SIP 6.11 Teaching Source Documentation

Thirsty for a Strong Instructional Practice?

Citing Sources

Many faculty mistakenly believe that by the time students get to college, they should know how to cite sources. Or, they may figure that since students in their classes have taken ENG 1020, they already know how to cite sources. Both of these assumptions are faulty and can lead to unnecessary frustration on the part of the faculty and confusion on the part of the student.

Take a SIP of This: Teaching Source Documentation

Citing sources effectively is a very complex activity and cannot be fully learned in high school or a one-semester college course, like ENG 1020. Instead, it makes more sense to think of effective source citation as something that students need constant exposure to and instruction in. If we think of source documentation as simply a bibliographic entry and an in-text citation, we actually overlook the subtleties of source selection and source integration. When we put all our attention into source documentation, we imply to students that the only reason to cite sources is to prove that they didn’t plagiarize. In fact, there are much better reasons for writers to cite sources, such as to give a nod to the people who have shaped our thinking on a topic, to indicate which conversation we are participating in, and to help our readers track down our sources so they can join the conversation.

Here are some things you can do to help students grasp the complexity of source documentation:

  • Don’t assume that students already know how to use or cite sources. Even if they tell you they do, research by Diana Stout (2013) and Lori Power (2009) suggests that they know much less than you (and they) think they do.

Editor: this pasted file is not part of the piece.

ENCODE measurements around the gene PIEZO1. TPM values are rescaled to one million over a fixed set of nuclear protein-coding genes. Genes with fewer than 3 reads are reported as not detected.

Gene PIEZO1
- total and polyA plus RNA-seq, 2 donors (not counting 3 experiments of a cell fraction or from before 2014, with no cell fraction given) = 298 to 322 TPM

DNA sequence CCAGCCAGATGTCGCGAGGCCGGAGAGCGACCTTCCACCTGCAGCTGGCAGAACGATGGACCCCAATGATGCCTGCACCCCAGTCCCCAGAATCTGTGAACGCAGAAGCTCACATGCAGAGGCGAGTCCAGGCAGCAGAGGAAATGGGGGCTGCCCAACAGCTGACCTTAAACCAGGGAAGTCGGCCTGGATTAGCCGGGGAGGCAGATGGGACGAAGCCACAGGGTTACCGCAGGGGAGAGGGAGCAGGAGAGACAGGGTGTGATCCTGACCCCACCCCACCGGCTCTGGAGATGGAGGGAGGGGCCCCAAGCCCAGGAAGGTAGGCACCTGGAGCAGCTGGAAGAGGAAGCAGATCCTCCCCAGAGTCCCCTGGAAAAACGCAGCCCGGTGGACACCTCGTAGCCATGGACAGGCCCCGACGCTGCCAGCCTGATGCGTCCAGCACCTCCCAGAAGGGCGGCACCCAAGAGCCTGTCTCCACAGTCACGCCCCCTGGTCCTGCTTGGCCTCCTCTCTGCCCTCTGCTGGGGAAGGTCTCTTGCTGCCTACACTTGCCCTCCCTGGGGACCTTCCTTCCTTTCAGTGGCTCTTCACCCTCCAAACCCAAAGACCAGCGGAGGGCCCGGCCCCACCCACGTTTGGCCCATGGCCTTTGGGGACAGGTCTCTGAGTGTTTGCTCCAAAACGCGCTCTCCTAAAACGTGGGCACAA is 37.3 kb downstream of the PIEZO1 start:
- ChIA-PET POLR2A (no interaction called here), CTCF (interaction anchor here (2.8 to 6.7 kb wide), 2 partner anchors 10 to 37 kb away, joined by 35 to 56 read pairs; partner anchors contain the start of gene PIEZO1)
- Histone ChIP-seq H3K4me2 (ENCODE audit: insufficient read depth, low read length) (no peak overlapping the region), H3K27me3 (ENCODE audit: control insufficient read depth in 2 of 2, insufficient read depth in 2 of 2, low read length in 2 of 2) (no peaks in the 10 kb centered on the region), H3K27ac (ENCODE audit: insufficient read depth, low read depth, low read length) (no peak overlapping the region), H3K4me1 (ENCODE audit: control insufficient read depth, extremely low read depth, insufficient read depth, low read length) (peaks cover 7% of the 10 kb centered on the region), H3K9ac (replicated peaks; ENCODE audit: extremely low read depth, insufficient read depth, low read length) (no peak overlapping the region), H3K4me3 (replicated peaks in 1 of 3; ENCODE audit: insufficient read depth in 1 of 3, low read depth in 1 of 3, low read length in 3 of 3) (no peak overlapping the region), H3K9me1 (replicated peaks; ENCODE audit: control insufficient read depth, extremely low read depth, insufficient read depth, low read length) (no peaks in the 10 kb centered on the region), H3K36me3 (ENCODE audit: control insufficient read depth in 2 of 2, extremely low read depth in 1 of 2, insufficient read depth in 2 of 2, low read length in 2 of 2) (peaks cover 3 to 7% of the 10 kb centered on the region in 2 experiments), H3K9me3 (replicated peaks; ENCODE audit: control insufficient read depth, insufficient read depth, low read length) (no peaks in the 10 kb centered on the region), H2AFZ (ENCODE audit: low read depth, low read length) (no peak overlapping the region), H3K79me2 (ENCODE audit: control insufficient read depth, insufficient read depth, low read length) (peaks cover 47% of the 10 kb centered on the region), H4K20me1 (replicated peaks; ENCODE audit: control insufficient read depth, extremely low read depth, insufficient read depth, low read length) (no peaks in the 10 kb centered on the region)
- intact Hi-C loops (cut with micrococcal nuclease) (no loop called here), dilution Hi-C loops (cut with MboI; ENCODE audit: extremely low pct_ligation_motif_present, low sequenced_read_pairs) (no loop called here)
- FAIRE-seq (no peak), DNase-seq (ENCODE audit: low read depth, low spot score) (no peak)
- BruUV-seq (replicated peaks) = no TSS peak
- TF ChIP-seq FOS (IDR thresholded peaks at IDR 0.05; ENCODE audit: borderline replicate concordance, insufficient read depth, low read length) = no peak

• Discuss with students the multiple reasons we cite sources. Talk about your own writing and source citations and the functions they serve. Be explicit about what you as a reader expect in terms of source citation in the articles you read and why. Then connect this to your expectations for source citation from your students.
  • Help students understand that different source citation systems exist because they reflect different disciplinary values. Explain how the particular source citation format you require reflects your discipline’s values. For example, if your field uses APA format, explain why the date of publication is so important to readers in your field; and if your field uses MLA format, explain why the date of publication is less important.
  • Instead of simply telling students to cite sources or pointing them toward format guides, engage them in a discussion of how sources are cited in some of the readings for your course and how those citations direct their attention or shape their opinion of the author. Using the readings you assign as models of source citation can help students understand source citation in a disciplinary context.

· Engage multiple learning preferences by providing students with visual aids, such as color-coded format guides, and hands-on activities for practice, such as online games and citation puzzles.

· Give students feedback on their source citations that goes beyond correcting the format of their in-text citations or bibliographic entries to demonstrate that you value the citation for how it frames the source being referred to. When a source citation is missing, give feedback that helps the student understand how this confuses you as a reader. · Remind students that the Writing Center can help them with source citation questions.

When we remember that citing sources effectively is a complex activity, we can be more patient with our students when they produce source documentation that we find lacking. As with any other concept we teach, we should provide scaffolding and opportunities for productive failure, along with supportive feedback.

Still Thirsty? Take another SIP of Teaching Source Documentation

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